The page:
Booksellers celebrate Spider's Web and Shepherd's Crown releases

Booksellers celebrate Spider's Web and Shepherd's Crown releases

Bookshops are gearing up for a mini Super Thursday today (27th August) following the release of two big hitting titles – the fourth installment of the Millennium series, The Girl in the Spider’s Web (MacLehose Press), and Terry Pratchett’s last book The Shepherd’s Crown (Doubleday Children’s).

Waterstones held midnight openings in London Piccadilly, Oxford and Newcastle for the release of the late, beloved author Pratchett’s 41st and last Discworld novel last night (26th August), in what its SF and Teen buyer Kate McHale has hailed as probably “one of the biggest titles of the year.”

Meanwhile, booksellers are this morning perfecting their window displays of The Girl in Spider’s Web, the fourth installment of the late Stieg Larsson’s Millennium series, written by David Lagercrantz, following a plethora of point of sale materials issued by MacLehose Press.

Goldsboro Books said the title, featuring iconic heroine Lisbeth Salander ,was a “big deal” and would be popular with fans despite being written by a different author to Larsson. Pavla Safratova, bookshop manager at Goldsboro Books, said: “We have sold over 800 preorders of the book – it is a big deal. I think fans will buy it because they will be intrigued and want to compare the book to the original works written by Larsson. However how it will compare, no one knows yet because the book has been under such a strict embargo.

“We are excited about it and I think a lot of people are going to buy it.”

Window display for The Girl in the Spider's Web at Goldsboro Books

Waterstones fiction buyer Chris White said: “It’s certainly a book which will get people talking and of course the big question is whether it measures up to the quality of the original trilogy? I’m interested to see how well Lagercrantz pulls off his act of literary ventriloquism. Regardless, it will be great to curl up in the company of Salander and Blomkvist again and I’m sure many people will feel the same way.”

Ellie Wixon, fiction and biography buyer at Blackwell’s in Edinburgh, said customers would be flooding into the shop to buy it in their droves. “The novel is in conjunction with other Stieg Larsson novels so I think it will be popular with the fans who read the Millennium series,” she said. “The backlist has been reissued with great new jackets and they have been selling really well too. The sales will be really strong for this one as everyone will want to continue the story.”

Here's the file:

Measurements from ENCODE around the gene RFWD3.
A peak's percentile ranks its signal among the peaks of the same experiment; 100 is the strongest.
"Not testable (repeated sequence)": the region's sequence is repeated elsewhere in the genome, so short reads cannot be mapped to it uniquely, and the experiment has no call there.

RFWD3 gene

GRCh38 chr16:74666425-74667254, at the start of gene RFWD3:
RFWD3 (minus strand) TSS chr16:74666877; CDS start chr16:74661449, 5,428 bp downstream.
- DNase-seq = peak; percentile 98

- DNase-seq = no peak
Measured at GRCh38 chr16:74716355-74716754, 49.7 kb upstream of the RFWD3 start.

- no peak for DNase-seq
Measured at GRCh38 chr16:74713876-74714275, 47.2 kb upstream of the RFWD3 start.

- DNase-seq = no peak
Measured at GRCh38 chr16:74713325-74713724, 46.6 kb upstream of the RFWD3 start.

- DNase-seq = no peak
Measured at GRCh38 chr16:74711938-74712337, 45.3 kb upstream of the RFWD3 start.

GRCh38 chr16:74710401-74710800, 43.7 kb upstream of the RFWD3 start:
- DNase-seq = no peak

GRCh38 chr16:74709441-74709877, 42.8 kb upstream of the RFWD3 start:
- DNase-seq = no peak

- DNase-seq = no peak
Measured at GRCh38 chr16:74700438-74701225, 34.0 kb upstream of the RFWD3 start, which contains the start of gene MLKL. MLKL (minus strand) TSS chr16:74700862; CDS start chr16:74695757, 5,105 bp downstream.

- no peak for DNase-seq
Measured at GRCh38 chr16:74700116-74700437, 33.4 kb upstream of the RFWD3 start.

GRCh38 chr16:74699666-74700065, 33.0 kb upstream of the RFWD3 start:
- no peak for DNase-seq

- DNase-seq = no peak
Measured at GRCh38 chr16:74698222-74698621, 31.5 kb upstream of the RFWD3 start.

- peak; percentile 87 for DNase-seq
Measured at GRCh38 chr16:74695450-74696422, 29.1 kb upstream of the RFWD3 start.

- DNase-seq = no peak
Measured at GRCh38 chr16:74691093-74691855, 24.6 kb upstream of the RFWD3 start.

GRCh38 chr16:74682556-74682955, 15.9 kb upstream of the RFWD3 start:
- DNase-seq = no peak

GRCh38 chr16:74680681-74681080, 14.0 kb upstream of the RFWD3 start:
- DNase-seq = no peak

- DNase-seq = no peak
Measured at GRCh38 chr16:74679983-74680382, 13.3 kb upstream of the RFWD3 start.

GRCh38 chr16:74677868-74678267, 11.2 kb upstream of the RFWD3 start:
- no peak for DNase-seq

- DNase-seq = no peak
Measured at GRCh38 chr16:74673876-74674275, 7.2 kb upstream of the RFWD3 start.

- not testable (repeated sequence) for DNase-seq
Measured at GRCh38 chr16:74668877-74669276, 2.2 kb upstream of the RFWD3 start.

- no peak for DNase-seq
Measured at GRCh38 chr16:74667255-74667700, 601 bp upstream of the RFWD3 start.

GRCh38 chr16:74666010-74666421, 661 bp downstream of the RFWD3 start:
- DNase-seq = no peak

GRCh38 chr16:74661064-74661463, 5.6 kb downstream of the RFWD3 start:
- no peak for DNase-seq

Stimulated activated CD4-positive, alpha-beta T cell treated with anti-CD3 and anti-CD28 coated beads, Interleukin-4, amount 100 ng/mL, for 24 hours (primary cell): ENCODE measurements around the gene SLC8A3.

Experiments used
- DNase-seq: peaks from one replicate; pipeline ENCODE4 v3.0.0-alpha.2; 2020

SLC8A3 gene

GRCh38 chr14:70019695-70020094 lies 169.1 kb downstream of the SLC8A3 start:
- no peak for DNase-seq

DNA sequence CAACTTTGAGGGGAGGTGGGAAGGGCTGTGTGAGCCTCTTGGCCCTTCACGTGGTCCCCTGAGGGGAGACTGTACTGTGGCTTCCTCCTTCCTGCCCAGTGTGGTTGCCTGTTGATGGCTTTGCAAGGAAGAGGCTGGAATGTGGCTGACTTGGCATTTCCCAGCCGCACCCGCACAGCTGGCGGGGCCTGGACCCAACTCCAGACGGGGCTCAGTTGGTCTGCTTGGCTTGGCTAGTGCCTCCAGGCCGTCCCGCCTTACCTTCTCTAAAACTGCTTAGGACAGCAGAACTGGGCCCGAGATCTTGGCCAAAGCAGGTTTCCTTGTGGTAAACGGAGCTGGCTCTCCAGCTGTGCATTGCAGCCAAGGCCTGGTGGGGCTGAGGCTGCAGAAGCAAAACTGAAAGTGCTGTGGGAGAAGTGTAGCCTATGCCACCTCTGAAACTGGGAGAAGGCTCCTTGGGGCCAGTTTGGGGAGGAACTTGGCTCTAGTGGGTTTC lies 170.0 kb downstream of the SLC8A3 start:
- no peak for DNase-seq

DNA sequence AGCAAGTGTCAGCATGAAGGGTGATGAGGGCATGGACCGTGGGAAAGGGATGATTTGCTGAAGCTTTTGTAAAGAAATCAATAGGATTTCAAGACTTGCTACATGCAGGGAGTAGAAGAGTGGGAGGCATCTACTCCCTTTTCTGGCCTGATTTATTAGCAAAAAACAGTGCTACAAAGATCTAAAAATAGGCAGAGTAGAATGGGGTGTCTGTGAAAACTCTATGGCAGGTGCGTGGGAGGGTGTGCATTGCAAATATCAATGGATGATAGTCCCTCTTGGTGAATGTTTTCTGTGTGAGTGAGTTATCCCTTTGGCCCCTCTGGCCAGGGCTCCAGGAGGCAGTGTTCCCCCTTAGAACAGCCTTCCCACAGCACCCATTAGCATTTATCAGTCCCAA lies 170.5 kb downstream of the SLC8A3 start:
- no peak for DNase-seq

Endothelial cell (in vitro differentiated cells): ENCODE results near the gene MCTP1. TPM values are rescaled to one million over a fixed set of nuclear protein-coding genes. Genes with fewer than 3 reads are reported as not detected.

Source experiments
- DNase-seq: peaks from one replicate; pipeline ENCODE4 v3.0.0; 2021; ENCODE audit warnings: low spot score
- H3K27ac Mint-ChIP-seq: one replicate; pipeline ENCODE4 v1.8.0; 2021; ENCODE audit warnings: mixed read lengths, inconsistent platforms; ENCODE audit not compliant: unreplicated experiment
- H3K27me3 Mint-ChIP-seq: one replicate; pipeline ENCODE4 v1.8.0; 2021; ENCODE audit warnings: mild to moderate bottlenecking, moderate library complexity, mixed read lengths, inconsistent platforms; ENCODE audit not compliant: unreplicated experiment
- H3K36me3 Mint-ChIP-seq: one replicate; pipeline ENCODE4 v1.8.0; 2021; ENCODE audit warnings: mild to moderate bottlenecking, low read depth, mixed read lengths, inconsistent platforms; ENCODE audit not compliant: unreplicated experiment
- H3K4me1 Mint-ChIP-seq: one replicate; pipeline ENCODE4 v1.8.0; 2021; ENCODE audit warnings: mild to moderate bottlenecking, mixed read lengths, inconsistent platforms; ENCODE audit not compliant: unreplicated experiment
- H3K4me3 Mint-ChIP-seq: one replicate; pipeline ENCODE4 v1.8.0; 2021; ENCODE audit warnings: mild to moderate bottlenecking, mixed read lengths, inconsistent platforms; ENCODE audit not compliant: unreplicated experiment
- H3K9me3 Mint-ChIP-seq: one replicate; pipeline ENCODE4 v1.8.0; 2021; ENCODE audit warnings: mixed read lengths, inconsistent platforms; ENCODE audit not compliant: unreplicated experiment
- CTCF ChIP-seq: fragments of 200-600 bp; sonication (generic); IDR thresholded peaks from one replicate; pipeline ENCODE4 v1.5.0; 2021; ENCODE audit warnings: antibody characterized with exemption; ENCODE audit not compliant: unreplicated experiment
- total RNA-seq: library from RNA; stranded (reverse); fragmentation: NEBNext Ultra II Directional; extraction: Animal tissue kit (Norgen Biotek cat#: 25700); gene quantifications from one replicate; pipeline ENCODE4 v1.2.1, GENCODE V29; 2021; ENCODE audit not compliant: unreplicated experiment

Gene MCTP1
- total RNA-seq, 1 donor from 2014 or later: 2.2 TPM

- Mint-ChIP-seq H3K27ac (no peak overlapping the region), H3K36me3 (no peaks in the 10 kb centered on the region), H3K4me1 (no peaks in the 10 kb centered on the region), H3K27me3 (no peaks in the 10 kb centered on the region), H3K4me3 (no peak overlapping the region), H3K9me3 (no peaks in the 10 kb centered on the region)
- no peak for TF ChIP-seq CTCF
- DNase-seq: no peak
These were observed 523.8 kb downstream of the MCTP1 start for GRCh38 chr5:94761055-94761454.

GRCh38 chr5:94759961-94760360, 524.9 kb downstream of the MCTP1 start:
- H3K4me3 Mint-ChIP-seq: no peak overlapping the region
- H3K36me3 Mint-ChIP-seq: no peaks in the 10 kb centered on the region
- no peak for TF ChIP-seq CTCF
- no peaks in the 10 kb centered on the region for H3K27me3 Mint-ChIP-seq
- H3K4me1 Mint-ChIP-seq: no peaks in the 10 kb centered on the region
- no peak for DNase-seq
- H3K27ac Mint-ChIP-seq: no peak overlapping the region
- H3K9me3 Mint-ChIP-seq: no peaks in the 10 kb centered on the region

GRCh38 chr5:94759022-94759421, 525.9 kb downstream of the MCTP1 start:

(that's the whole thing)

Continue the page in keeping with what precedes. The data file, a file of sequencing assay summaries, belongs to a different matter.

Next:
Plot details released before the title’s publication revealed that in the book, Blomkvist is contacted by renowned Swedish scientist Professor Balder, whose life is in danger. Balder wants Millennium to publish his story and help him preserve his life’s work by going public. But Blomkvist is more interested in the news that Balder has been working with Salander, who has been trying to hack into the American National Security Agency. It has made her the target of ruthless cyber gangsters who call themselves The Spiders.

As The Bookseller reported last week, publication of the novel has been controversial in Sweden. Global print run for the title is 2.7m and it has a UK r.r.p of £19.99. 

Bookshops are also likely to be heaving today following the publication of Pratchett’s The Shepherd’s Crown – his last book to be published following his death from Alzheimer’s in March this year. 

Wixon said: “We are so excited for the release of the new and last Pratchett. We have been running a three for two promotion on all of his backlist titles since his passing and they are shifting in volume. His last book is going to be huge. We will have it front of store, it will be everywhere. I have seen many more people coming into the stores after he died, asking which was the first book, so I think there are lots of new readers taking him up.” 

Waterstones SF and Teen buyer Kate McHale, added: “We’re hugely excited about it. The final book in such a marvellous and well-loved series is an important, if somewhat bittersweet, moment and there’s no doubt that this will be one of the biggest titles of the year.”

The title has an r.r.p of £20.00. 

Pratchett’s assistant Rob Wilkins has revealed in an afterword in The Shepherd’s Crown that the author was working on at least four new Discworld novels before his death earlier this year. 

Among the notes Pratchett left is the outline for a book concerning “how the old folk of the Twilight Canyons solve the mystery of a missing treasure and defeat the rise of a Dark Lord despite their failing memories” and on “the secret of the crystal cave and the carnivorous plants in the Dark Incontinent,” Wilkins wrote. 

Fans queue at Waterstones Piccadilly for a copy of Pratchett's The Shepherd's Crown.

The Telegraph gave The Shepherd’s Crown five stars. Reviewer Kat Brown said: “This isn’t just a great Discworld book, it’s extraordinary; a proper send-off for Pratchett and this mammoth series. It is shot through with an elegiac tone, you have a sense of it being his own “play’s last scene”. If this wasn’t intentional, it’s a bloody good coincidence.”

In the Guardian AS Byatt said Pratchett wrote “wrote increasingly about worlds in which real harm happens and increasingly about real efforts to prevent it”.

“In The Shepherd’s Crown, which is part of a group of novels claiming to be for “young adults”, evil and anger still take the form of fairy story and myth,” she said. “But the reader experiences them sharply.”

Today also sees the publication of Jamie Oliver’s Everyday Super Food (Michael Joseph) and William Boyd’s Sweet Caress (Bloomsbury).